“Though your sins are like scarlet, I will make them as white as snow. Though they are red like crimson, I will make them as white as wool.” – Isaiah 1:18 NLT

Sensing that Nicodemus was still struggling to understand what He was saying, Jesus provides him with an important point of clarification: “That which is born of the flesh is flesh, and that which is born of the Spirit is spirit” (John 3:6 ESV). Jesus is informing his learned visitor that there are two types of birth – one physical and one spiritual. Nicodemus had already experienced the first, but he was in need of the second. And it was going to require belief. But there would have to be more to that belief than simply an acknowledgment that Jesus was a teacher sent from God.

Nicodemus, like every other Jew of his day, thought of the kingdom of God in physical terms only. It would be a literal kingdom ruled by a literal king who would sit on the throne of David in Jerusalem. And, as far as he understood, entrance into that kingdom was reserved for all those who could claim to be a descendant of Abraham. Nicodemus believed he had an inherited right to the kingdom God due to his birth into the line of Abraham. But Jesus is letting him know that there was going to be another birth required – a new birth – a birth from above.

Nicodemus, like every other Pharisee, took great pride in his position and viewed himself as one of the spiritual elite of Israel. But Jesus was breaking the news that his flowing robes, biblical knowledge, sterling reputation, and longing for the kingdom of God would not be enough to guarantee his entrance into the coming kingdom of God.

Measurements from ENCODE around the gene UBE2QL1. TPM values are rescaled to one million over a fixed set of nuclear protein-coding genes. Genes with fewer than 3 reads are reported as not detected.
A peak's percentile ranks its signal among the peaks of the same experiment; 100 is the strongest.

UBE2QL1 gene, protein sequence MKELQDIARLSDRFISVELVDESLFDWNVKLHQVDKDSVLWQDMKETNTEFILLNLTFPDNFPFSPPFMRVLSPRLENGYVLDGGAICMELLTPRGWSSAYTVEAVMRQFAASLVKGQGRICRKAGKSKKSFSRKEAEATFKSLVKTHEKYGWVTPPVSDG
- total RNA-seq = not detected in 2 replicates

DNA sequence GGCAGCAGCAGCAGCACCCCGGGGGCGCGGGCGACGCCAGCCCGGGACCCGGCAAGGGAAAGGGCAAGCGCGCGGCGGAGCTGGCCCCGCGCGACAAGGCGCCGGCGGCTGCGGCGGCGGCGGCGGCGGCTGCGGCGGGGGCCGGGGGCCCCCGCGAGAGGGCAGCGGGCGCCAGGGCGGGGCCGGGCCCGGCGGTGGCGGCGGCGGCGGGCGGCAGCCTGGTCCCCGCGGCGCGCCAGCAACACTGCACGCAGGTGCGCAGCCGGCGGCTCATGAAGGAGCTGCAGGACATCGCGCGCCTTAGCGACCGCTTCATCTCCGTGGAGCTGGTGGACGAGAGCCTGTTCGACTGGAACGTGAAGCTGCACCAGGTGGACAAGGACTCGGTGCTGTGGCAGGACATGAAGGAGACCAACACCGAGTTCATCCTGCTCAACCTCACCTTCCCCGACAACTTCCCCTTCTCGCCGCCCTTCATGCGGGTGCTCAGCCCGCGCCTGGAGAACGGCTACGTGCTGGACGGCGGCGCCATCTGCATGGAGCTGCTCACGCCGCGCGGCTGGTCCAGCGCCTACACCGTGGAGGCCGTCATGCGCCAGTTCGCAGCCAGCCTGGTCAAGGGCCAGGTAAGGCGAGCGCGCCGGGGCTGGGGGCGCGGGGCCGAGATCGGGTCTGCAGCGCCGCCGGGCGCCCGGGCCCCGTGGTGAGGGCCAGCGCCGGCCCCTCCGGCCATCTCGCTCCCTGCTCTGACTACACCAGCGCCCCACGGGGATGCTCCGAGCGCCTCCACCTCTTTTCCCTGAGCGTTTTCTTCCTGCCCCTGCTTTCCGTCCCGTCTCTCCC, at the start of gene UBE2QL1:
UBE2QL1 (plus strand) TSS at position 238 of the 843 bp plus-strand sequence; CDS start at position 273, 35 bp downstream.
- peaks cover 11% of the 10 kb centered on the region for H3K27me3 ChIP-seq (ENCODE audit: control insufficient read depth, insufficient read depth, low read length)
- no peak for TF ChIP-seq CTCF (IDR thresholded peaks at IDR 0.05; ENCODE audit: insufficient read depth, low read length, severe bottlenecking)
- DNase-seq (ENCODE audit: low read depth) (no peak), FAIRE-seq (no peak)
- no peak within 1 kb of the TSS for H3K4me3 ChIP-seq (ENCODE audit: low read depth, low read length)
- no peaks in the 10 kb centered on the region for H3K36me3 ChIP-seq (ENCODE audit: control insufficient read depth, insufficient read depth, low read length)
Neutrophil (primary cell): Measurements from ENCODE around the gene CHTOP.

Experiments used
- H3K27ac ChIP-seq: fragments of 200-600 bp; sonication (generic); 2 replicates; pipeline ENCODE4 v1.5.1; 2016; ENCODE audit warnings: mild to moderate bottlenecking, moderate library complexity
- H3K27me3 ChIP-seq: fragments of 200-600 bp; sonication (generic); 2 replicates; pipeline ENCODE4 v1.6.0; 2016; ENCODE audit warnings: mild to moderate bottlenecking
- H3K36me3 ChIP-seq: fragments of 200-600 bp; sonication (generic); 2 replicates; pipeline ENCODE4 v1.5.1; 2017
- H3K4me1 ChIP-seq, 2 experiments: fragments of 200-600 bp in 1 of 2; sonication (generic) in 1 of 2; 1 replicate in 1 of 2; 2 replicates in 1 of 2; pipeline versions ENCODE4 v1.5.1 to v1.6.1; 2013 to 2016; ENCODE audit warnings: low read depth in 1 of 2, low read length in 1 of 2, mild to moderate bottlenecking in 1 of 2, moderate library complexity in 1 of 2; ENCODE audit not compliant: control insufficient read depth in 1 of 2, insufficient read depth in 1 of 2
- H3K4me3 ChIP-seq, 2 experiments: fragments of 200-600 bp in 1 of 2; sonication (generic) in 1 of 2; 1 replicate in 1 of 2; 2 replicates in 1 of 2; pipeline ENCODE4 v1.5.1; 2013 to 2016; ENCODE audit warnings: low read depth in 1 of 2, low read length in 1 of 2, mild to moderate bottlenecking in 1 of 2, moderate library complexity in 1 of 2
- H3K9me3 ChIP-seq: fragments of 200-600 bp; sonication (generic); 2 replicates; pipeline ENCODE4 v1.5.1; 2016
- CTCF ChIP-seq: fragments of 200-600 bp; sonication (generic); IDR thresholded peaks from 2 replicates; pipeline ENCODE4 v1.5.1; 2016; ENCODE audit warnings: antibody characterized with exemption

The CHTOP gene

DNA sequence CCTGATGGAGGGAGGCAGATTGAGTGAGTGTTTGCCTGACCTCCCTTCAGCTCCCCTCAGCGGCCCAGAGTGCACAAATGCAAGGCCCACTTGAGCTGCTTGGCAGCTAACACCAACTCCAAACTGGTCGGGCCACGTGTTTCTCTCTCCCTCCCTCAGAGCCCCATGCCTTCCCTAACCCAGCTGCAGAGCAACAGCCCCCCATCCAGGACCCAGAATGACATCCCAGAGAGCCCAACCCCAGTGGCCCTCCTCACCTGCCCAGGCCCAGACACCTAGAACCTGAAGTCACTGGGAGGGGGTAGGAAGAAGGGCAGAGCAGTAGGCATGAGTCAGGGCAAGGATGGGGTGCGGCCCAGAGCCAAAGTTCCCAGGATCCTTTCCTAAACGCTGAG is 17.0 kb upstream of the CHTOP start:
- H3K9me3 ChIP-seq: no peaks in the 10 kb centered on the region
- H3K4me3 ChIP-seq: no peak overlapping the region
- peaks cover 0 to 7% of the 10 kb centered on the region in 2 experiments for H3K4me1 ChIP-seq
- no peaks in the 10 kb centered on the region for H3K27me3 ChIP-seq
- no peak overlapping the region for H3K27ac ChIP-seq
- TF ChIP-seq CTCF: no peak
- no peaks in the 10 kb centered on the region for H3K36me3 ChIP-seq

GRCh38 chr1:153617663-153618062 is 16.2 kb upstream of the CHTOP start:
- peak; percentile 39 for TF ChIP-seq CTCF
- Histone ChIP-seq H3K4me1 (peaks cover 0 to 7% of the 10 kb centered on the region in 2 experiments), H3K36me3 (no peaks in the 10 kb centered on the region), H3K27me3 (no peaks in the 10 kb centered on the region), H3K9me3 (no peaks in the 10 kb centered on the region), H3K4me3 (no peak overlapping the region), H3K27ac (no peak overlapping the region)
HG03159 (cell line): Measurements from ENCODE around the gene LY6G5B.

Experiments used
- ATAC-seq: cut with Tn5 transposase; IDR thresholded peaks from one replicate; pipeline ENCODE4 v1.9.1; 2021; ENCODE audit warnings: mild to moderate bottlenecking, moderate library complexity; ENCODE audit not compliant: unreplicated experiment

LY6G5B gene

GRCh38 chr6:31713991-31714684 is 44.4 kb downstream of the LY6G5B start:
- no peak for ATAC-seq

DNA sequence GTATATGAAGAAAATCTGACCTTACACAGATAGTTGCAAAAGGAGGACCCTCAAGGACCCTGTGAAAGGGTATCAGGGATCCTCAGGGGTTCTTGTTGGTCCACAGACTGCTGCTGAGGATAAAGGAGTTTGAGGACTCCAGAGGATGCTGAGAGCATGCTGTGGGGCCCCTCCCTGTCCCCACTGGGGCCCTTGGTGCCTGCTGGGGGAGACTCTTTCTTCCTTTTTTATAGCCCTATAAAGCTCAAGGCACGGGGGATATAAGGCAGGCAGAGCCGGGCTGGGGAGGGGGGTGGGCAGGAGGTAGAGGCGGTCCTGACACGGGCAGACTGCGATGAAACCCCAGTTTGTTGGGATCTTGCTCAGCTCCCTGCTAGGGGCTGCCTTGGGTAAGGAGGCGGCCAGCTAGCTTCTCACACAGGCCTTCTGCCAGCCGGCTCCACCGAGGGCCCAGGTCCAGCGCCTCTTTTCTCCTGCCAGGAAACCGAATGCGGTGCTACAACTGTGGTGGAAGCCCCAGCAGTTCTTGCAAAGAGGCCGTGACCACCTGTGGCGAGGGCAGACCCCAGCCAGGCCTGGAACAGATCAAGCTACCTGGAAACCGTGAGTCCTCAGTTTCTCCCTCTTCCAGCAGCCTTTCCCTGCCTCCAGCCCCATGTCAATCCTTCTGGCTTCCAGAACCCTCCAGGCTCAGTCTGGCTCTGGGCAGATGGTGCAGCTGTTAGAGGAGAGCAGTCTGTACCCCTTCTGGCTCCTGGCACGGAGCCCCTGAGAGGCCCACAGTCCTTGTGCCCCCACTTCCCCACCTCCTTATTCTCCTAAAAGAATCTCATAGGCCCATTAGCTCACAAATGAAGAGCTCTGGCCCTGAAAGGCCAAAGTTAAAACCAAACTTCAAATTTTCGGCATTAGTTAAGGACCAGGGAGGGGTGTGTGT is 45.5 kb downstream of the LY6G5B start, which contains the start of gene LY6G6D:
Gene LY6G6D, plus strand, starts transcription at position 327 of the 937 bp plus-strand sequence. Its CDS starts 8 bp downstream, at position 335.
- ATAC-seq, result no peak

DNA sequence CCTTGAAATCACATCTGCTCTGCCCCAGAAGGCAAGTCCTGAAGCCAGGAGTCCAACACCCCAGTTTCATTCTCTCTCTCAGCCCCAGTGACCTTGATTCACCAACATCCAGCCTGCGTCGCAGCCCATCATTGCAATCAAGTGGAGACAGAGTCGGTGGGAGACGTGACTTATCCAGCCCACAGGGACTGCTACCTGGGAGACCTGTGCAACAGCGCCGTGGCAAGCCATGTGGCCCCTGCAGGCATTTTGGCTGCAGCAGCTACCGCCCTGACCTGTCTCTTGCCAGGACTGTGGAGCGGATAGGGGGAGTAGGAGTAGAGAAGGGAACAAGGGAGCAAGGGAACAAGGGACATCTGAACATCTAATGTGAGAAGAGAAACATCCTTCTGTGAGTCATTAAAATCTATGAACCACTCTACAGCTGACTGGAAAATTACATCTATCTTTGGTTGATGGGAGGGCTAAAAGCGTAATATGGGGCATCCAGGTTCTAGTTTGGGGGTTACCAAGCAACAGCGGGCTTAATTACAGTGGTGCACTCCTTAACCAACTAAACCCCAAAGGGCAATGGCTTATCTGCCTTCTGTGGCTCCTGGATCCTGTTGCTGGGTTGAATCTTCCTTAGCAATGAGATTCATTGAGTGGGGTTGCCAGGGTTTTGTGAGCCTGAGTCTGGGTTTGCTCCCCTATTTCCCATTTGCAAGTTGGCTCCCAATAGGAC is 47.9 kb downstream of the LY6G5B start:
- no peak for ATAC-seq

Jesus knew that this information had left his visitor perplexed so, He told him, “don’t be surprised when I say, ‘You must be born again.’ The wind blows wherever it wants. Just as you can hear the wind but can’t tell where it comes from or where it is going, so you can’t explain how people are born of the Spirit” (John 3:7-8 NLT).

The things Jesus was describing to Nicodemus were virtually impossible for him to comprehend. Like the wind, the ways of God are invisible and imperceptible. You can hear the wind, but you can’t see it. You can feel the wind, but you can control it. And the new birth Jesus is attempting to describe to Nicodemus is just as impossible to understand. Without the illuminating and regenerating power of the Holy Spirit, Nicodemus would remain incapable of understanding the nature of the new birth and his need for it. And his continued confusion is illustrated by his response: “How can these things be?” (John 3:9 ESV).

But Jesus will go on to answer that question with a clear and concise explanation of how sinful men and women can be made right with God and gain access into His kingdom and presence. And it will all be through belief in God’s Son.

English Standard Version (ESV) The Holy Bible, English Standard Version. ESV® Permanent Text Edition® (2016). Copyright © 2001 by Crossway Bibles, a publishing ministry of Good News Publishers.

New Living Translation (NLT)
Holy Bible, New Living Translation, copyright © 1996, 2004, 2015 by Tyndale House Foundation. Used by permission of Tyndale House Publishers Inc., Carol Stream, Illinois 60188. All rights reserved.

The Message (MSG)Copyright © 1993, 1994, 1995, 1996, 2000, 2001, 2002 by Eugene H. Peterson